Comprehensive Analytical Modeling of AlGaN/GaN based Heterostructure Gas Sensor

Authors Bhaskar Roy1,3, Ritam Dutta2, Md. Aref Billaha4, Soumya Basak5

1Dept. of Electronics & Communication Engineering, Brainware University, Kolkata 700125, India

2Dept. of ECE, Surendra Institute of Engineering & Management, West Bengal 734009, India

3Dept. of AEIE, Asansol Engineering College, Asansol 713305, India

4Dept. of ECE, Asansol Engineering College, Asansol 713305, India

5Wipro Autonomous System & Robotics Lab, Bangalore, Karnataka 560100, India

Issue Volume 13, Year 2021, Number 3
Dates Received 10 January 2021; revised manuscript received 14 June 2021; published online 25 June 2021
Citation Bhaskar Roy, Ritam Dutta, Md. Aref Billaha, Soumya Basak, J. Nano- Electron. Phys. 13 No 3, 03010 (2021)
PACS Number(s) 07.07.Df
Keywords Volatile organic compounds, Heterostructure (7) , 2D electron gas, Polarisation, Gas sensing.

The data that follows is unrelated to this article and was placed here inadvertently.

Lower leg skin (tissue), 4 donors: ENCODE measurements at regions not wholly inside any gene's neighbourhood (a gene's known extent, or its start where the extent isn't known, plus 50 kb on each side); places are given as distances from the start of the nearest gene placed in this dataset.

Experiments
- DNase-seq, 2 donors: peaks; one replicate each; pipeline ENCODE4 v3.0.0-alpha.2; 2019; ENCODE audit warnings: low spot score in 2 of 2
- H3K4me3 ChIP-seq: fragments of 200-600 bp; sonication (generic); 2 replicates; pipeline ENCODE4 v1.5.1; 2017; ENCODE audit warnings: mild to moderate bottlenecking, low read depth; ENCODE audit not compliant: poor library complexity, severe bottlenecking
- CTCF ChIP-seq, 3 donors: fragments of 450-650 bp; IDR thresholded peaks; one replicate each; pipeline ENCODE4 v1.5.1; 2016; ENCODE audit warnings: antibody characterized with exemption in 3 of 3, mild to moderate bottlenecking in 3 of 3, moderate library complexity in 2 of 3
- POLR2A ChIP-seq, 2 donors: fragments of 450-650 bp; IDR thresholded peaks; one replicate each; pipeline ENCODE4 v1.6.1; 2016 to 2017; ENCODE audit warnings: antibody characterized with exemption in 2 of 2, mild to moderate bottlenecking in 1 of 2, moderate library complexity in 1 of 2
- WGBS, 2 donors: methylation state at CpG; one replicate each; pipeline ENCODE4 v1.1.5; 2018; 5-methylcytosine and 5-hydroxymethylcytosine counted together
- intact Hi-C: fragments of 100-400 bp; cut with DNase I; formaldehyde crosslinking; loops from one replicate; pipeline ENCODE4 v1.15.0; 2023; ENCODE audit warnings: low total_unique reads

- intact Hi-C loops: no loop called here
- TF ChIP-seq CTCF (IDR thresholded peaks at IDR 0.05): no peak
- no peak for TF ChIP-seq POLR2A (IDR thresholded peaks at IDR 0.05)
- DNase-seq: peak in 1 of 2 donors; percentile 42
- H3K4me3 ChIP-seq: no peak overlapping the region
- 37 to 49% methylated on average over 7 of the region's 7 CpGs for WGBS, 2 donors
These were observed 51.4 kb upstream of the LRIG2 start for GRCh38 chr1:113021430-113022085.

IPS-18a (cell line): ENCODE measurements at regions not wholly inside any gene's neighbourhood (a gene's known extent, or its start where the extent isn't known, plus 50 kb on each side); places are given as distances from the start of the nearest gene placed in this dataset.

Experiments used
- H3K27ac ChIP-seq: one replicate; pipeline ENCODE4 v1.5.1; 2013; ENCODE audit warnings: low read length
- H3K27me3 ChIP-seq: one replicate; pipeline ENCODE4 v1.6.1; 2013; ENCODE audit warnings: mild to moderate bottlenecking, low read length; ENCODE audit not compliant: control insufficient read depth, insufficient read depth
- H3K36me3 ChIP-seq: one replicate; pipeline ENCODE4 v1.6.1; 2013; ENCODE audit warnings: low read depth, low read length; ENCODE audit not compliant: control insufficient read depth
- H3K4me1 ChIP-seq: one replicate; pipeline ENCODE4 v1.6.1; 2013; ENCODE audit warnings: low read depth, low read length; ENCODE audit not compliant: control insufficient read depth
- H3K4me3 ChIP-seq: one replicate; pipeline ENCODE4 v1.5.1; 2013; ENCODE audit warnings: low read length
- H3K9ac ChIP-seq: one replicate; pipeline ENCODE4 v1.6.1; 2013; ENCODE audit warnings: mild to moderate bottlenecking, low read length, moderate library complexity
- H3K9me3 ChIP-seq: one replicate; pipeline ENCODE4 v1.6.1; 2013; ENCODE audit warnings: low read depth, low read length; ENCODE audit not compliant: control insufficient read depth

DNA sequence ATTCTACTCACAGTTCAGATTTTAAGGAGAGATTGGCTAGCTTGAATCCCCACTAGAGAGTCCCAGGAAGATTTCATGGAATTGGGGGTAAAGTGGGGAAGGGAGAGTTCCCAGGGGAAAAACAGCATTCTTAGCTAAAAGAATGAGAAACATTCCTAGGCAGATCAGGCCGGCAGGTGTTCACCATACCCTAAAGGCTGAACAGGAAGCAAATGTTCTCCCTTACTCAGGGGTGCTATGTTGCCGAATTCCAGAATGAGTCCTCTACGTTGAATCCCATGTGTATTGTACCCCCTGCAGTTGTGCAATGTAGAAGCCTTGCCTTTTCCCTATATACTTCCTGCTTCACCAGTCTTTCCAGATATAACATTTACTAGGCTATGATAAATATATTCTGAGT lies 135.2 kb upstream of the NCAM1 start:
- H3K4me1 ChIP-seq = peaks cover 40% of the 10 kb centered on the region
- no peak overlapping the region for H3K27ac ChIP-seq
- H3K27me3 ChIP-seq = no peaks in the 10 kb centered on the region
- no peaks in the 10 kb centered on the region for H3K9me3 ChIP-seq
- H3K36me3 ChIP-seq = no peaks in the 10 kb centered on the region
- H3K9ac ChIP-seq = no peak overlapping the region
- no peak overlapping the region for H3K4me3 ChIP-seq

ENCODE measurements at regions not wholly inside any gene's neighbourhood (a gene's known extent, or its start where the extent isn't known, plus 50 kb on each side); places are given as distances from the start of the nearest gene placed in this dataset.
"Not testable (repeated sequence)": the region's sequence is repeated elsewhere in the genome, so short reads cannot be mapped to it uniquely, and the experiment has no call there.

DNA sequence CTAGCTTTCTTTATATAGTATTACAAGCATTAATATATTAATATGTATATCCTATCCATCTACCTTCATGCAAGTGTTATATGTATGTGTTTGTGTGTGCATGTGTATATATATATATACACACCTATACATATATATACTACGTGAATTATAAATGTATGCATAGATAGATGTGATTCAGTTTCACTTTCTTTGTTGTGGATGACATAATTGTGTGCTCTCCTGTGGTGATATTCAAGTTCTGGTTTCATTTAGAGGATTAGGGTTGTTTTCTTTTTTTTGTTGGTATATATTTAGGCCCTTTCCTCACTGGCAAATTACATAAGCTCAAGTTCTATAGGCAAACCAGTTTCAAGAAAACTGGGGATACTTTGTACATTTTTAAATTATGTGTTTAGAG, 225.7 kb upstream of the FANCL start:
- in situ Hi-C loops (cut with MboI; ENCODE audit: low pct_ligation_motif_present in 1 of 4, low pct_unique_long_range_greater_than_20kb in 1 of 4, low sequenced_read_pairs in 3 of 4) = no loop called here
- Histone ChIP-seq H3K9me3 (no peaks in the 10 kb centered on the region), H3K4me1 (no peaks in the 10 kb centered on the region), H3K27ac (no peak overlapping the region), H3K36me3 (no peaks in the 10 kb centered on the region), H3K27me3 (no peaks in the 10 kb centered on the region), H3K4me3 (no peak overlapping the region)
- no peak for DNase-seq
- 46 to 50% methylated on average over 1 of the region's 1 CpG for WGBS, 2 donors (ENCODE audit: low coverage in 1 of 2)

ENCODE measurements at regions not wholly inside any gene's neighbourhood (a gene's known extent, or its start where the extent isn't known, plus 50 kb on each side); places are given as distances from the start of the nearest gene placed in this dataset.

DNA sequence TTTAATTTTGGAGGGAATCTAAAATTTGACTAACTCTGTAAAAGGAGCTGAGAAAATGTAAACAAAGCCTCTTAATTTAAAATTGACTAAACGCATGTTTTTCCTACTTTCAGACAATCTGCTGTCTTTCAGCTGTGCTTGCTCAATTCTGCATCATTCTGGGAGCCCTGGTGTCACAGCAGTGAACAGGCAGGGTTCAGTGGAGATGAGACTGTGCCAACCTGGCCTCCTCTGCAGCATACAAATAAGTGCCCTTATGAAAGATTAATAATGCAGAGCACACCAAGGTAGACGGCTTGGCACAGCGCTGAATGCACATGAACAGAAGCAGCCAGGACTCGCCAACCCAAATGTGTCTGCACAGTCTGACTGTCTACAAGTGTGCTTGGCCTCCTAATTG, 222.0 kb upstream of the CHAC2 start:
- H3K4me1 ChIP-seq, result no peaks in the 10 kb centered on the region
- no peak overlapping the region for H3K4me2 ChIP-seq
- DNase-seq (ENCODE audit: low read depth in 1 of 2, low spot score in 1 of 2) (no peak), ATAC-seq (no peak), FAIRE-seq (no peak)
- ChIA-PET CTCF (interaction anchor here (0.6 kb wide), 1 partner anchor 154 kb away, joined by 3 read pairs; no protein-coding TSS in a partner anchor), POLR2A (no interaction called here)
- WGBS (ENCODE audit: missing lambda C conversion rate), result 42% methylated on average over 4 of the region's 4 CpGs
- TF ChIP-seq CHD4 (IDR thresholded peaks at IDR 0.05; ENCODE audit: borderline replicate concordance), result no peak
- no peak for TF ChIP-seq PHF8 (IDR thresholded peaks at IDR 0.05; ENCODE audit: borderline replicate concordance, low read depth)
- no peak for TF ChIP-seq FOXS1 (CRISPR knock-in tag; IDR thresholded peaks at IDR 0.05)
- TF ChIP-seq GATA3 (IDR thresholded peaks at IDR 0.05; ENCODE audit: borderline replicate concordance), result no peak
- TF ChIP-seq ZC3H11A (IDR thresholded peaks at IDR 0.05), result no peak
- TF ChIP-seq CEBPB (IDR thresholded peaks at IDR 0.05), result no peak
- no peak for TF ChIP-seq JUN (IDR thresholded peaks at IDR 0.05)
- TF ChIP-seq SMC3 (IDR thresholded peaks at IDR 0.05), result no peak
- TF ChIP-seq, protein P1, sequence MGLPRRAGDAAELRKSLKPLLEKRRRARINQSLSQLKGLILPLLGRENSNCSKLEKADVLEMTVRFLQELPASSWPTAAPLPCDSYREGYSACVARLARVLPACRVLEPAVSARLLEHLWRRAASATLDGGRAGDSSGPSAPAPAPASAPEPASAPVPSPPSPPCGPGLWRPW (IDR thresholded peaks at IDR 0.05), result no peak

Currently we are facing major problem regarding the environmental pollution due to industry-emitting gases and industrial waste, which can induce environmental hazards and causes serious health problems for human beings. So, volatile organic compounds (VOCs) sensors have generated a lot of attention from researchers over the last decade. As acetone is among the VOCs that extensively used for all research laboratories, industries and human consumables, thus, acetone concentration level monitoring is beneficial for biomedical and environmental research. The Schottky diode AlGaN/GaN heterostructure has therefore been analytically modeled to effectively detect acetone. As a consequence of spontaneous and piezoelectric polarization, the inbuilt high density 2DEG produced over at the interface of AlGaN/GaN is highly sensitive to surface state alterations. Owing to the polarity of acetone, the electrostatic potential of the AlGaN surface is amended when the sensing device is introduced to acetone (dipole moment ( 2.9 Dy). This potential alteration leads the 2D electron gas to be modified and hence the current to change. The TCAD tool is used to simulate the Schottky diode sensor and I-V curves generated at various temperatures for different gas concentration levels.From the I-V curves the sensitivity is determined with a biasing voltage of 0.5 V at an elevated temperature of 450 K, around 72 % response in the presence of 100 ppm gas is being recorded as this model estimates the sensing properties. It is also observed that the sensitivity saturates after 450 K hence the optimum operating temperature of 450 K is determined and the device also demonstrates good linearity and response at different temperatures. The sensitivity changes as per the change in surface coverage which is ultimately increases due to the increase in gas concentration up to certain limit. Hence the reliance of the area surface coverage on the various gas concentrations has been taken into account.

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